This year I was so glad to be one of the three female referees being nominated to got to Peru for the FIVB Volleyball Women’s Junior World Championship. Thanks to the FIVB I had the chance to whistle such high level matches. I hope, in my future, I get more chances to serve for the matches.

With the traditional mind and concept, it is really not so easy to act as a referee while having to take care of my family and my child. I am thankful for my family members who give me great support so that I can continue my referee career. There is no doubt that I could not do well without their understanding and cooperation. They energize me to keep working for volleyball.



Presence of female referees makes life easier

Referee Zorica Bjelic hails from Serbia and officiated in her seventh FIVB Volleyball World Grand Prix in August.


The recent World Grand Prix was the seventh final tournament at which I refereed and it was totally different from previous editions.

This year the competition system was changed and for the first time teams played semifinal and final matches, which gives a special charm to the competition.

It was a first for the referees as well as they tried a combination of four women referees with four men in the final tournament, which is another significant innovation, which I enjoyed because I've mostly been alone with my male colleagues over the past few years!

For us women, the presence of female colleagues means a lot, because it is much easier to share with each other some of our "women's" stories about children, families and some problems.

When we were not on the court, we spent a lot of time together, reveling in the environment in which we stayed seven days.

I am happy to have seen much of the culture, customs, cuisine and the historical heritage of every country or city in which I stay.

All this contributes to a better mood and believe it or not, into the part of the preparations for the match.

I sincerely hope that in the future, there will be even more qualified women referees allowed to appear in the biggest volleyball tournaments.


We have a great responsibility

Susana Rodríguez Játiva is an international referee from Spain. Here she recounts her experiences in various international competitions throughout the world from the point of view of a referee...


Since I did my international course in 2000 in Sofia, Bulgaria when I was 25 years old, I have been designated in many competitions for CEV and FIVB, three European Championships, many final four games and several club competitions in Europe, eight editions of the FIVB Volleyball World Grand Prix, five editions of the FIVB Volleyball World League, and many other matches. I just feel lucky and privileged to have been able to referee in these competitions.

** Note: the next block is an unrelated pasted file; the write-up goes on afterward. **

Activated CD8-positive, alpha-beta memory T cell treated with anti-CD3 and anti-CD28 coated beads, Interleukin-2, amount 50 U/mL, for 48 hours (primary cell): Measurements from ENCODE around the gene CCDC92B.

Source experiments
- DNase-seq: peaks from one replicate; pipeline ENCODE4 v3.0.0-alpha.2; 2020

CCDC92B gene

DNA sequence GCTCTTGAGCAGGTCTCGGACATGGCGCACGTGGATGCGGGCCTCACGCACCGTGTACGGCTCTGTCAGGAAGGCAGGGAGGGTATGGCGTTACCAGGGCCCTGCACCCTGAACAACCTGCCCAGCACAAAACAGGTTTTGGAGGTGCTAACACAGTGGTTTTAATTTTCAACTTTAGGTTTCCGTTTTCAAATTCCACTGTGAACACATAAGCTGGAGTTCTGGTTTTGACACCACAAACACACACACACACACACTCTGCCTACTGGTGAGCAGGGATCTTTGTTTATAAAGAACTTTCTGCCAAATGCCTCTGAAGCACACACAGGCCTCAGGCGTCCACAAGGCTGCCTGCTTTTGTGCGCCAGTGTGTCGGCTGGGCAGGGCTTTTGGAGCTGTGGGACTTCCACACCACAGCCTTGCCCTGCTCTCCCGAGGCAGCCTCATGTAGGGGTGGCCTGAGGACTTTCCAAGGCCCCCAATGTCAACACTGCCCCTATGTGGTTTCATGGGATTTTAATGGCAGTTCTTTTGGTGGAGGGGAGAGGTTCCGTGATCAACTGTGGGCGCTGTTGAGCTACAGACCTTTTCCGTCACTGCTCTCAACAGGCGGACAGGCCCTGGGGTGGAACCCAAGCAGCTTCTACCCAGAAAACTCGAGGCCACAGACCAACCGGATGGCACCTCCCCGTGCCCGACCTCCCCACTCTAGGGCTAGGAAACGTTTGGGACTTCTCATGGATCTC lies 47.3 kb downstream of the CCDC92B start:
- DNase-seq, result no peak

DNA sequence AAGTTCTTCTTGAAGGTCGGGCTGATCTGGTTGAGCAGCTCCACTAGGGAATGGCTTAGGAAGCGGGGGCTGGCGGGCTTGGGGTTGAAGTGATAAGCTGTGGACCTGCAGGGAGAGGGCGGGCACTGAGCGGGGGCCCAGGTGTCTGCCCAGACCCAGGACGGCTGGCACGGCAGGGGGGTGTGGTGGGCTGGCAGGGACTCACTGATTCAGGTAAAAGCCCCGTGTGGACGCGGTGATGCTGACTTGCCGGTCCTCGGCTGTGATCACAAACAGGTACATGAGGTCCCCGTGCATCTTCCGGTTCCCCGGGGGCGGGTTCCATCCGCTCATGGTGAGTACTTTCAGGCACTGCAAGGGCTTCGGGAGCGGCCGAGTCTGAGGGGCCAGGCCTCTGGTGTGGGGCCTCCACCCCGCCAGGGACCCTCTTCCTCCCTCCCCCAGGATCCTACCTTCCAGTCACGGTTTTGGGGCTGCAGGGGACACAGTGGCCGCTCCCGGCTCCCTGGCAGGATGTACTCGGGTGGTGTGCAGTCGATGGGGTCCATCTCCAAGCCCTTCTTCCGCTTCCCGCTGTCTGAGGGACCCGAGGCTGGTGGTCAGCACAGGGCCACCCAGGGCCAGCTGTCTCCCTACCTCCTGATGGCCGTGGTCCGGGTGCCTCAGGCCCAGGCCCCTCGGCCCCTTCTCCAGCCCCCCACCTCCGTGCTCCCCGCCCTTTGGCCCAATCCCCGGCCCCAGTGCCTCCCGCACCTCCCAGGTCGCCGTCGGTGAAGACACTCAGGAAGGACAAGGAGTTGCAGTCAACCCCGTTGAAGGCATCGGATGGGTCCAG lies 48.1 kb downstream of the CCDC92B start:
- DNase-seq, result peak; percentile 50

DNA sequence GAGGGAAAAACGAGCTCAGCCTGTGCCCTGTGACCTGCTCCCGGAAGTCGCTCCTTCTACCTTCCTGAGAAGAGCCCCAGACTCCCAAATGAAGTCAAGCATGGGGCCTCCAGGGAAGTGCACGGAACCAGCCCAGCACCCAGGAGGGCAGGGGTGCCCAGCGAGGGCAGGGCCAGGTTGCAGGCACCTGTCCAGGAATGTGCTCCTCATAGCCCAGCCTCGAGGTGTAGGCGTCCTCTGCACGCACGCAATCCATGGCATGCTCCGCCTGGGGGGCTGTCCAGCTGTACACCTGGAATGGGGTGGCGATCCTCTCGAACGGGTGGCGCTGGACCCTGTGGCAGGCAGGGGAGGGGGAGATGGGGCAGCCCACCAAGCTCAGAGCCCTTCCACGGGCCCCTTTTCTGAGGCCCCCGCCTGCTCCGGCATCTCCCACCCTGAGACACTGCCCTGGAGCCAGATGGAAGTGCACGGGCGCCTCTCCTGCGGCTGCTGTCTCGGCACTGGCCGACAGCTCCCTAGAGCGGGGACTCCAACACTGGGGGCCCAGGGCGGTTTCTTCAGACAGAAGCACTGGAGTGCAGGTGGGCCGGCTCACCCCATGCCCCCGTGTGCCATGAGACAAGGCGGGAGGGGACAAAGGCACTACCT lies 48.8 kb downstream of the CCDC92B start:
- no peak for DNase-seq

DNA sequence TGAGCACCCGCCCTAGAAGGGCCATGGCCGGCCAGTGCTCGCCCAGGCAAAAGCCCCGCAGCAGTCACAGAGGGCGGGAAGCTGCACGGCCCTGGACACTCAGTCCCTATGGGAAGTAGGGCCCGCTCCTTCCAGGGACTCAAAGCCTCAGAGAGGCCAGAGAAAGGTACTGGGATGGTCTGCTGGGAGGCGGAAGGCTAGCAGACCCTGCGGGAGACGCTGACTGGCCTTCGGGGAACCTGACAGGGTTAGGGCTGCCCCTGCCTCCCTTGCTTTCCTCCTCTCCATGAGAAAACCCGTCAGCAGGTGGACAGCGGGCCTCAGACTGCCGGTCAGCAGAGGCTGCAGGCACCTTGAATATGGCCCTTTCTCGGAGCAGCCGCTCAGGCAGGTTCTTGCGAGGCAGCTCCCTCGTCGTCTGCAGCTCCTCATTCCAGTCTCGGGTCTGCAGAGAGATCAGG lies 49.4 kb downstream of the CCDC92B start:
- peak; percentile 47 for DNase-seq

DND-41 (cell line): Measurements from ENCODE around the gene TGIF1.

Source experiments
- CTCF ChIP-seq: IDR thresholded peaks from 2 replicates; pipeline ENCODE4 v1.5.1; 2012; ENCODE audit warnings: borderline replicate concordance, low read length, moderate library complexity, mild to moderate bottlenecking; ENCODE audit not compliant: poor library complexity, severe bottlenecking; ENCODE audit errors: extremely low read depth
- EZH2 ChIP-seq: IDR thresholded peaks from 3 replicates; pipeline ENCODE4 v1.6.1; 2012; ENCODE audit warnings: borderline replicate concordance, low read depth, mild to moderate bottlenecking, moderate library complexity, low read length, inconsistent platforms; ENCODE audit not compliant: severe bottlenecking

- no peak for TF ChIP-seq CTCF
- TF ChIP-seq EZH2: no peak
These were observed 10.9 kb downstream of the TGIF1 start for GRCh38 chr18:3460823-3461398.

In the last year many of my dreams as a referee came true because I attended two World Championships, the 2010 FIVB Volleyball Women’s World Championship in Japan and the 2010 FIVB Volleyball Club World Championships in Qatar for the first time, and this year I have the great honour to be enjoying refereing in the World Grand Prix finals for the first time in my career. I have also been appointed for the Club Wolrd Championship again. This is really fantastic and I'd love some other dreams of mine to become reality in the near future, so I will work to try.

For a referee to be in major competitions means many things. On the one hand, there are feelings of happiness for the nomination, we have a great responsibility because we can not make mistakes or as little as possible and we are under pressure because of the requirement for the level of competition. But the goal is always to try and go unnoticed, the protagonists are not us, but the players. We must do our work always the best way possible but remain in the background. And that’s the difficulty.

I am now in Macau for the Finals of the World Grand Prix, and it is really impressive. We are very fortunate to referee to possibly the eight best women's teams in the world: Brazil, USA, Italy, Russia, Serbia, China, Japan and Thailand. Different playing styles, tactics, physical conditions, and so on, require good preparation from referees, knowledge of the rules and concentration to blend and to be up to the teams. Who will win? We do not know. We are completely neutral.

In addition there is the fact that for the first time in history there are four women referees in this tournament, another sign of FIVB interest in promoting female referees. But I would think that I am here not so much for being a woman but for being a good referee. In any case, thanks for having me in mind FIVB.